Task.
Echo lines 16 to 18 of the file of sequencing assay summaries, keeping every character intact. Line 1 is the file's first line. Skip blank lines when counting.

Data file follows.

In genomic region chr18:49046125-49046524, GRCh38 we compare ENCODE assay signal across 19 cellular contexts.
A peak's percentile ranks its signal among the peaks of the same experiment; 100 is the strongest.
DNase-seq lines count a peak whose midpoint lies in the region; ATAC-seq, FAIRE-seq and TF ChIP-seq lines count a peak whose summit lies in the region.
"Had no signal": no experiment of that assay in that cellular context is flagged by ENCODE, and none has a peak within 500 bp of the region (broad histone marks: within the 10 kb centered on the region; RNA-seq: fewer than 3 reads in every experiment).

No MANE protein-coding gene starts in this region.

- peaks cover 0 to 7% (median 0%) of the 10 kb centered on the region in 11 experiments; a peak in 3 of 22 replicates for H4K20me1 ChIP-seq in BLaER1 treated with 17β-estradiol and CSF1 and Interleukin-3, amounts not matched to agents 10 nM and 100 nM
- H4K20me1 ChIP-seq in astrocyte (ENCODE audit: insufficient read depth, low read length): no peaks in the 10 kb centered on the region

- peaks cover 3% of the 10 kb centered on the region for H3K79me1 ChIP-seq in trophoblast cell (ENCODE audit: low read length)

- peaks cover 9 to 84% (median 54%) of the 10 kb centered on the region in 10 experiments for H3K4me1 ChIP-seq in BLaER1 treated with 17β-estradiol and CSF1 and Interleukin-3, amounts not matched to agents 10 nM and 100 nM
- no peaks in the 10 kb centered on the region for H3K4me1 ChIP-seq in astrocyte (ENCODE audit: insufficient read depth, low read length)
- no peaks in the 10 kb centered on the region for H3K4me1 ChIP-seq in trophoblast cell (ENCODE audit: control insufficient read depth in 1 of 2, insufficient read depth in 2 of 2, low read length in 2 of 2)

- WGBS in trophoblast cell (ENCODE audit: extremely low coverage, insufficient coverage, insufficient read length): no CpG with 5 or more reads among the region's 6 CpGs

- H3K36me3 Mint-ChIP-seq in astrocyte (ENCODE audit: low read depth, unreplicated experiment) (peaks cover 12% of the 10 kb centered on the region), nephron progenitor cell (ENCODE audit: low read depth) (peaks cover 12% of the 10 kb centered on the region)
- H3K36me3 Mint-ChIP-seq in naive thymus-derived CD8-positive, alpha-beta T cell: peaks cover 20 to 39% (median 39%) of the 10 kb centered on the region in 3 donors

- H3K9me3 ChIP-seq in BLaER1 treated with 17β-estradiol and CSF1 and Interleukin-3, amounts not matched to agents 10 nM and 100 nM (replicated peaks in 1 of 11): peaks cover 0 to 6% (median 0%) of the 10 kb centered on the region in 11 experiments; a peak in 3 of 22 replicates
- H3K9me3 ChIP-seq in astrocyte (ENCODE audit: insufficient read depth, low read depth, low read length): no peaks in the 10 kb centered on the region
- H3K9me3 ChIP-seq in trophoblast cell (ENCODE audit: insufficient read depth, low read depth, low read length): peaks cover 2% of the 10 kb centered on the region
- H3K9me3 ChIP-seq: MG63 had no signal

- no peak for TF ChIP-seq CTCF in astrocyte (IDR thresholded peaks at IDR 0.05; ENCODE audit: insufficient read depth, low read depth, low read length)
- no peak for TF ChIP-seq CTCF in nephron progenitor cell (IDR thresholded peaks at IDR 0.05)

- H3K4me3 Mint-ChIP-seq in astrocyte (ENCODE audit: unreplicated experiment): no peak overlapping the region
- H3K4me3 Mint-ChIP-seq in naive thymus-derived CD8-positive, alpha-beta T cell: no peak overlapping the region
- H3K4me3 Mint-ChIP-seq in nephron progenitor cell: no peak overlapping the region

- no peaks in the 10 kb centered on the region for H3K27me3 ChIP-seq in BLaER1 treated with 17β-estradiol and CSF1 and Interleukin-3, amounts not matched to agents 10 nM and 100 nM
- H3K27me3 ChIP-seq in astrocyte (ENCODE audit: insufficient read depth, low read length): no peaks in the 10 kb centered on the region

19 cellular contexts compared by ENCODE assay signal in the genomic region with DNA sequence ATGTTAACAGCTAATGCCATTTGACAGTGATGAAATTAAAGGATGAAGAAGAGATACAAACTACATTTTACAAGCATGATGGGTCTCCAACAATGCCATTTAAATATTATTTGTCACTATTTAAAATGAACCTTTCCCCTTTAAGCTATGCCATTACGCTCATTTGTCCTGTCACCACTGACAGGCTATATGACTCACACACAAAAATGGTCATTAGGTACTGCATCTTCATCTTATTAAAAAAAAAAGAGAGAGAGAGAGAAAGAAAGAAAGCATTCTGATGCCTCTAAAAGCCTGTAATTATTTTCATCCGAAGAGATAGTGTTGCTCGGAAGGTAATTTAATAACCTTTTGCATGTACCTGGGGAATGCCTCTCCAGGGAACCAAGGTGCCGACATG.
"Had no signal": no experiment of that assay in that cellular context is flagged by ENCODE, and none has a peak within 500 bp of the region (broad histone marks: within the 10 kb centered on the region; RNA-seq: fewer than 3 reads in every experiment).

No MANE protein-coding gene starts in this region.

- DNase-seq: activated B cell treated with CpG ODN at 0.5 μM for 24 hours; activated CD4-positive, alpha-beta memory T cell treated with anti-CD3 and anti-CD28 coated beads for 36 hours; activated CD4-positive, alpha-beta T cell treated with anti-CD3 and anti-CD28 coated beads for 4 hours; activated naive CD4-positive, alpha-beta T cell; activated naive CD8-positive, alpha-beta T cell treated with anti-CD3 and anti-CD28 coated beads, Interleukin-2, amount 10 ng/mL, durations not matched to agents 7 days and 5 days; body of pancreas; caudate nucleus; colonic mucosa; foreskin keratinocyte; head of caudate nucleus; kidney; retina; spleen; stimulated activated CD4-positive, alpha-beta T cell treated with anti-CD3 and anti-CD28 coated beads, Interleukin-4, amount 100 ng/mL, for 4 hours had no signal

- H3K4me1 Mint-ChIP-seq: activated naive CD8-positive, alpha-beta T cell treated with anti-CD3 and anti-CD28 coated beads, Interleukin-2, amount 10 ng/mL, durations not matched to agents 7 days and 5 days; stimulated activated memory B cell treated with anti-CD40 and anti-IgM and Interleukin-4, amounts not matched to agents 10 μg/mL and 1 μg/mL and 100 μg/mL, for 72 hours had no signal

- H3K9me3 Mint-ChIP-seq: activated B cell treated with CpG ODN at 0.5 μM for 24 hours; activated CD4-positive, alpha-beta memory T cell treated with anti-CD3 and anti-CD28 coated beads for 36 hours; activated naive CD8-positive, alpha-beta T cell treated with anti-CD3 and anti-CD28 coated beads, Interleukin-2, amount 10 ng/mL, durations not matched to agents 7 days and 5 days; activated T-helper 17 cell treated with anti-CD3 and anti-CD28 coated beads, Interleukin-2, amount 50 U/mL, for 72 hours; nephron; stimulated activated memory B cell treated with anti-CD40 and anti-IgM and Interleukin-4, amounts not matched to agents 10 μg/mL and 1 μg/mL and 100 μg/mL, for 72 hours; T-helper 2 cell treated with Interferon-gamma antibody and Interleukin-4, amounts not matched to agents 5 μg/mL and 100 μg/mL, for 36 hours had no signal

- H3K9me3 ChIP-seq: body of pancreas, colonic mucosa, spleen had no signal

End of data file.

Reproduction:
- H3K9me3 ChIP-seq in astrocyte (ENCODE audit: insufficient read depth, low read depth, low read length): no peaks in the 10 kb centered on the region
- H3K9me3 ChIP-seq in trophoblast cell (ENCODE audit: insufficient read depth, low read depth, low read length): peaks cover 2% of the 10 kb centered on the region
- H3K9me3 ChIP-seq: MG63 had no signal